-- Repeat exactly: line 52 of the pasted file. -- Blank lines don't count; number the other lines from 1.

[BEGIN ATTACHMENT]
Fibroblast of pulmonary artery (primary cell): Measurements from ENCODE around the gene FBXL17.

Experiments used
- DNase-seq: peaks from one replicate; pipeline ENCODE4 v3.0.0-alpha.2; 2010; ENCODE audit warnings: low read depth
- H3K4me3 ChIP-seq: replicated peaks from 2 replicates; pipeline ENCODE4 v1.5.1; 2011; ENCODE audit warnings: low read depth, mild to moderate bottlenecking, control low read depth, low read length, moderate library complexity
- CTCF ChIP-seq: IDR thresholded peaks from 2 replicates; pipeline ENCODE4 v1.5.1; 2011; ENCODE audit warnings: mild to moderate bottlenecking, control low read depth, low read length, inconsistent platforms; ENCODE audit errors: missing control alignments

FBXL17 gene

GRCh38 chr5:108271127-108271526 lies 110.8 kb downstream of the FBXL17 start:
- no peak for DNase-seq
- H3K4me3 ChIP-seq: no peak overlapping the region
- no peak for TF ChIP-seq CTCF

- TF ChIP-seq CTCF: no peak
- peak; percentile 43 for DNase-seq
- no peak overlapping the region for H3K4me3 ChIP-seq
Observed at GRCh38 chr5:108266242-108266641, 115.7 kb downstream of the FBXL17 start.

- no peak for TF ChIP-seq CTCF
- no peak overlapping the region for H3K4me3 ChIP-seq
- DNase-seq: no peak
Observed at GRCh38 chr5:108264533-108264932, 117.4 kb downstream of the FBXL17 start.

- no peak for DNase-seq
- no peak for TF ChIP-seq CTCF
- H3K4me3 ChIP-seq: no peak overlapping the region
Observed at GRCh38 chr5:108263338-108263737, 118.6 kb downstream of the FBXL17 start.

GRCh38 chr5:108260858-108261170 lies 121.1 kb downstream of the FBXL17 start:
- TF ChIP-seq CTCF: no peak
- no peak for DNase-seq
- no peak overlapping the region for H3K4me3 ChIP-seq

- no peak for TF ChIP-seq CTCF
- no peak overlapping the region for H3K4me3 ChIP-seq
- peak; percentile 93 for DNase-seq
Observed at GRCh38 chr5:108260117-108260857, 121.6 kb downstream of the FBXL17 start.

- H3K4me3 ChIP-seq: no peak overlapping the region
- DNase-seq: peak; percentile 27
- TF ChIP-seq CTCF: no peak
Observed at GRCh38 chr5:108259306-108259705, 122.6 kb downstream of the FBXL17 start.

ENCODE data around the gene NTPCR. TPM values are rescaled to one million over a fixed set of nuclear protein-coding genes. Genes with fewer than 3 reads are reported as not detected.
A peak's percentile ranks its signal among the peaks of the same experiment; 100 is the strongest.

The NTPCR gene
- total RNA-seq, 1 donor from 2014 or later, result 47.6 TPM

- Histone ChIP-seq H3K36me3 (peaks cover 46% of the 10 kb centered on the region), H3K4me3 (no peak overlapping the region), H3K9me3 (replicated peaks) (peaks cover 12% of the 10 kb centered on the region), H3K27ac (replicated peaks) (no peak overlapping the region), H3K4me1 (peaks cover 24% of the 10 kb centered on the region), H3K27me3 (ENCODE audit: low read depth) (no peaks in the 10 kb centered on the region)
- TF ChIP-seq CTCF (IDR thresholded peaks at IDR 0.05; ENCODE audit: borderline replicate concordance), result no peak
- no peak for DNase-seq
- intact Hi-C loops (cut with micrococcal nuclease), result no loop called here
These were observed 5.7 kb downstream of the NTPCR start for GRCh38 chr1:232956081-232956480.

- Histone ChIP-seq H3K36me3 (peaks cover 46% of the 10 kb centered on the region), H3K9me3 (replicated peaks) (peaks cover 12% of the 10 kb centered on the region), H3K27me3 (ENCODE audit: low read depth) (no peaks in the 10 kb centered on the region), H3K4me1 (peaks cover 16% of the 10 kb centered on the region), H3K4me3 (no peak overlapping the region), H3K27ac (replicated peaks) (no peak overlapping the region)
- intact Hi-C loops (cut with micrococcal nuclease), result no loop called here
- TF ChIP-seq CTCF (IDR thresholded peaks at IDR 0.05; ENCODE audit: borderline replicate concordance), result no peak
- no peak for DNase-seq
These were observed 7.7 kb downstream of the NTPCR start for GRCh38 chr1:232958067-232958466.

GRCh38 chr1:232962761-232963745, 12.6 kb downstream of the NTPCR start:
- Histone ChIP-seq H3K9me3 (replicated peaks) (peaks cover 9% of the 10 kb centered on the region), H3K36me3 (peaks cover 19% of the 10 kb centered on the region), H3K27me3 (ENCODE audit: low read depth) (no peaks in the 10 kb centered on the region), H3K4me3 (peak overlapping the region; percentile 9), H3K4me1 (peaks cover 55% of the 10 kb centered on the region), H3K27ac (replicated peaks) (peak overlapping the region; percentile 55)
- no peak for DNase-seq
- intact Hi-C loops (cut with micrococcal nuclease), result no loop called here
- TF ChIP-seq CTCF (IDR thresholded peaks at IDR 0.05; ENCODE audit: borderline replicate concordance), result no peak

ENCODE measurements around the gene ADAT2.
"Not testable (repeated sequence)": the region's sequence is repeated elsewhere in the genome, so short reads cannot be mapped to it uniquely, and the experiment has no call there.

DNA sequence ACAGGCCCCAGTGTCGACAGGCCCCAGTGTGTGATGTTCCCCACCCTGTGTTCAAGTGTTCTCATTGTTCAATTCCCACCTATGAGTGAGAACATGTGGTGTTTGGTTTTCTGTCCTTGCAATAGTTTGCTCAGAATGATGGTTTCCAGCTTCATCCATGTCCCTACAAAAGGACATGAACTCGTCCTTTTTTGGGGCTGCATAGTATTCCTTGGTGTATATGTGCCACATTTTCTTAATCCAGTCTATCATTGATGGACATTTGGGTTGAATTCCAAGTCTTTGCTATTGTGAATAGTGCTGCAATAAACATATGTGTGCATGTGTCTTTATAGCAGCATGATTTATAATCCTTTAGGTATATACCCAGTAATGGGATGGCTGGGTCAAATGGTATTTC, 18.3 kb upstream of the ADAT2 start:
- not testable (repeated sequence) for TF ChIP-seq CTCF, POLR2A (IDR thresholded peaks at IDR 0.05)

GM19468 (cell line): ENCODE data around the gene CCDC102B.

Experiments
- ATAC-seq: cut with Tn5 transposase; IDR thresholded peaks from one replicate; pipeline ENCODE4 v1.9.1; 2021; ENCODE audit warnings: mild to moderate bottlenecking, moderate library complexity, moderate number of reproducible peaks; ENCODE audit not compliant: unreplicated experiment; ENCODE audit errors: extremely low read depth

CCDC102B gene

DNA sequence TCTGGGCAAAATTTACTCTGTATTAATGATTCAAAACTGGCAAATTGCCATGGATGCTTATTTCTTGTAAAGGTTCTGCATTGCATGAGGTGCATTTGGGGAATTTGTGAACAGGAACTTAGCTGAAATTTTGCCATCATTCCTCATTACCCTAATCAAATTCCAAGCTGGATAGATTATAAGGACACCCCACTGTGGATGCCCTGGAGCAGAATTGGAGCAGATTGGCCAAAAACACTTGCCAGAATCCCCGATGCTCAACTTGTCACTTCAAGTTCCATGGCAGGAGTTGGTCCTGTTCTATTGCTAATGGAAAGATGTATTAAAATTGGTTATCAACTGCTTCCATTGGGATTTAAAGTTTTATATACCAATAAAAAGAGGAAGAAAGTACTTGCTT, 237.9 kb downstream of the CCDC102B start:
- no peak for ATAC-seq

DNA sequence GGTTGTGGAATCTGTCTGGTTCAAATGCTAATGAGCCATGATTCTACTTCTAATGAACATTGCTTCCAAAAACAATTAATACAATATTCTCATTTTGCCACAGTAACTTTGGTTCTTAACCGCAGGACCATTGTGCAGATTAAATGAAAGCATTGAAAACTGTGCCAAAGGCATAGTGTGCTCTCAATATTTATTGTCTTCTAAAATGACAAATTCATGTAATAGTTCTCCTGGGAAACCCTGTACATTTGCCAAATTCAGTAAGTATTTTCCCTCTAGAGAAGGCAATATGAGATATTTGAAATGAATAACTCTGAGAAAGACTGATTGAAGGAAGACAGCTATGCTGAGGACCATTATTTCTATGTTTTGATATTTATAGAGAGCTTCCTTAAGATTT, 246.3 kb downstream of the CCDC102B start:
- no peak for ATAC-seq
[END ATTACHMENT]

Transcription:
- intact Hi-C loops (cut with micrococcal nuclease), result no loop called here